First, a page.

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Please note that Mommsen uses the AUC chronology (Ab Urbe Condita), i.e. from the founding of the City of Rome. You can use this reference table to have the B.C. dates


IV. The Revolution

From: The History of Rome, by Theodor Mommsen
Translated with the sanction of the author by William Purdie Dickson

The History of Old Rome

Chapter V - The Peoples of the North


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Page 44

But even the united hordes were unable to overcome the brave resistance of the Belgae. The leaders accordingly resolved, now that their numbers were thus swelled, to enter in all earnest on the expedition to Italy which they had several times contemplated. In order not to encumber themselves with the spoil which they had heretofore collected, they left it behind under the protection of a division of 6000 men, which after many wanderings subsequently gave rise to the tribe of the Aduatuci on the Sambre.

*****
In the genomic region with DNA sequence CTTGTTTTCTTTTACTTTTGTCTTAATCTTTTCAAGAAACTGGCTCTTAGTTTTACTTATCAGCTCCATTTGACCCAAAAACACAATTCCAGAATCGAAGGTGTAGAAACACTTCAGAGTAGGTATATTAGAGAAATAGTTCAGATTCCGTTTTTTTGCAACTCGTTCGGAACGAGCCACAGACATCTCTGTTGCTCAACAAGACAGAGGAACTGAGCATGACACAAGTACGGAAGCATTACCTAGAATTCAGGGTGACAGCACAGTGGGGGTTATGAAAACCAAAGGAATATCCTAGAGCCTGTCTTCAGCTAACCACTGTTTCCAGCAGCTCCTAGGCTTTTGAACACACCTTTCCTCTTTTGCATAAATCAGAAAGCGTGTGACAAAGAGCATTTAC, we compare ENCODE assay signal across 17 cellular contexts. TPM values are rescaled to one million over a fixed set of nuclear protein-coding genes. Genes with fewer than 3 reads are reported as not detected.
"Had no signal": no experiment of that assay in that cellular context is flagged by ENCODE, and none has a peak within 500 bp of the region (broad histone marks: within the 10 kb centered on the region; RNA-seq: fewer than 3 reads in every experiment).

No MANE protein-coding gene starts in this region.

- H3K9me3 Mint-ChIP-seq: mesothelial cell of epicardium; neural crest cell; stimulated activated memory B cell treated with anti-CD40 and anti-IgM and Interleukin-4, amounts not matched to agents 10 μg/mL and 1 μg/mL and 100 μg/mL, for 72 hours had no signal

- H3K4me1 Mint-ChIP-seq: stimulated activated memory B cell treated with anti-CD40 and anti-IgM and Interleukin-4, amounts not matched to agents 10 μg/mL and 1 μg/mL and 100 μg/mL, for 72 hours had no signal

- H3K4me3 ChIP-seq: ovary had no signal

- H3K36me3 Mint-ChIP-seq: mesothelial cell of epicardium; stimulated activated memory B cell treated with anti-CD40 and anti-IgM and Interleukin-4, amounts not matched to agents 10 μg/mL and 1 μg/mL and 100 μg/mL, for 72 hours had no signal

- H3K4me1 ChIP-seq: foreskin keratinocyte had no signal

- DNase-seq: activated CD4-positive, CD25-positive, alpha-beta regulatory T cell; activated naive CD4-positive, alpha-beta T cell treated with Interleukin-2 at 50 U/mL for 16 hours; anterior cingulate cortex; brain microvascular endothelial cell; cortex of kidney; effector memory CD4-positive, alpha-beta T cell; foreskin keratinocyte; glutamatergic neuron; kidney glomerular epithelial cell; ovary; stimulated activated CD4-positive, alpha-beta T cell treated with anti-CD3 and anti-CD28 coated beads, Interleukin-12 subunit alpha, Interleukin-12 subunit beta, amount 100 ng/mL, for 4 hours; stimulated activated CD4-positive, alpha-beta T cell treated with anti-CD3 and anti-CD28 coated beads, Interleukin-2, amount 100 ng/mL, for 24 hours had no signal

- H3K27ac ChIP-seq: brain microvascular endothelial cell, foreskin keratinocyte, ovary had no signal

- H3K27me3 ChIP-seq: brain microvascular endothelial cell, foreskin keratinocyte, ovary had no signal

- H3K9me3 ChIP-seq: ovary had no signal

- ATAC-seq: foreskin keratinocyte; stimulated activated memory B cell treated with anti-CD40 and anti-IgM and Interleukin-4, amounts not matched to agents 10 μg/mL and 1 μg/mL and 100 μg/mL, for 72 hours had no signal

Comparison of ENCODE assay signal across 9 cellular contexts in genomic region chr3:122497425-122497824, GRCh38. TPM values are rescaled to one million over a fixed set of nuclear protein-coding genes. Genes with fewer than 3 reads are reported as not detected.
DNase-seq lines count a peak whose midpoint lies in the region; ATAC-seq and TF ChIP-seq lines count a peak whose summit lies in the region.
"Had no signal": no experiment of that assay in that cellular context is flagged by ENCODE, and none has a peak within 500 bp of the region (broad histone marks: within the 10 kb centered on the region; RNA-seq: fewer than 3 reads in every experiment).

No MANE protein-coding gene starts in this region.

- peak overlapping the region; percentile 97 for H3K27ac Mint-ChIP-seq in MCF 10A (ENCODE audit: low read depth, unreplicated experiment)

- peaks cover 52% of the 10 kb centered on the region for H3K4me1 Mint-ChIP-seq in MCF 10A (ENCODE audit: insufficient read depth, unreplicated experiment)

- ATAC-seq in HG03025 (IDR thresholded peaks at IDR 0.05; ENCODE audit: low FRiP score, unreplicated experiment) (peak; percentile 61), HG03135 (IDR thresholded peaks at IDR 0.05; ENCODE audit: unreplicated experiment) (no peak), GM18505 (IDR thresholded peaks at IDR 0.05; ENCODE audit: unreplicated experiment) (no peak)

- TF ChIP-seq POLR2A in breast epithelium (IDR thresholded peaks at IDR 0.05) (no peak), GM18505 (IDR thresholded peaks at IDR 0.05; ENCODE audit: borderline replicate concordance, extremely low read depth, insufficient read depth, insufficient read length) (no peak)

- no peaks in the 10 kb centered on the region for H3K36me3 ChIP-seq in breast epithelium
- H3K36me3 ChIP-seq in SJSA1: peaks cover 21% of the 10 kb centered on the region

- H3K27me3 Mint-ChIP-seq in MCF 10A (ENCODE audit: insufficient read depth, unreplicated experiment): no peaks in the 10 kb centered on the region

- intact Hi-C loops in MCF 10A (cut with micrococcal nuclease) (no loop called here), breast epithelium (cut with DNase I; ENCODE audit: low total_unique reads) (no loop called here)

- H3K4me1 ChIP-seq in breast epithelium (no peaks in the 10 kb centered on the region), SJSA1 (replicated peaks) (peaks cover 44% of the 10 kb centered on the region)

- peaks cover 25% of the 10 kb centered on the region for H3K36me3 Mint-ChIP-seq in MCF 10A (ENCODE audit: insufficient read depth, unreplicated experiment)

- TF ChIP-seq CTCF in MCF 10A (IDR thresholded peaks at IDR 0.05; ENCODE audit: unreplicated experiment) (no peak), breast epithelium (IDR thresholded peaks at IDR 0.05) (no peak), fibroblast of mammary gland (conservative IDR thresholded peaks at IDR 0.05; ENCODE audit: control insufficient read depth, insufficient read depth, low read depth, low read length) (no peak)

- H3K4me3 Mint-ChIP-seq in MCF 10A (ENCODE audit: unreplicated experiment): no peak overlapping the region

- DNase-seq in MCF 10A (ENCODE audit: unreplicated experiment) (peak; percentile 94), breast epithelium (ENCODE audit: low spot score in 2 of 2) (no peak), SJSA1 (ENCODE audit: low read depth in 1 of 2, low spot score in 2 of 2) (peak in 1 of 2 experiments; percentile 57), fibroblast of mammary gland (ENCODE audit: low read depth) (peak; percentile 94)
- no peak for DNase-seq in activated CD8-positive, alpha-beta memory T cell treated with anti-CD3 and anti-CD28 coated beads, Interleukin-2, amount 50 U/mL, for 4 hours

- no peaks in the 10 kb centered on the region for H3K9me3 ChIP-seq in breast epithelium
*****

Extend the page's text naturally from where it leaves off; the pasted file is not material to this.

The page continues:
But, whether from the difficulty of finding supplies on the Alpine routes or from other reasons, the mass again broke up into two hosts, one of which, composed of the Cimbri and Tigorini, was to recross the Rhine and to invade Italy through the passes of the eastern Alps already reconnoitred in 641, and the other, composed of the newly-arrived Teutones, the Tougeni, and the Ambrones--the flower of the Cimbrian host already tried in the battle of Arausio--was to invade Italy through Roman Gaul and the western passes.

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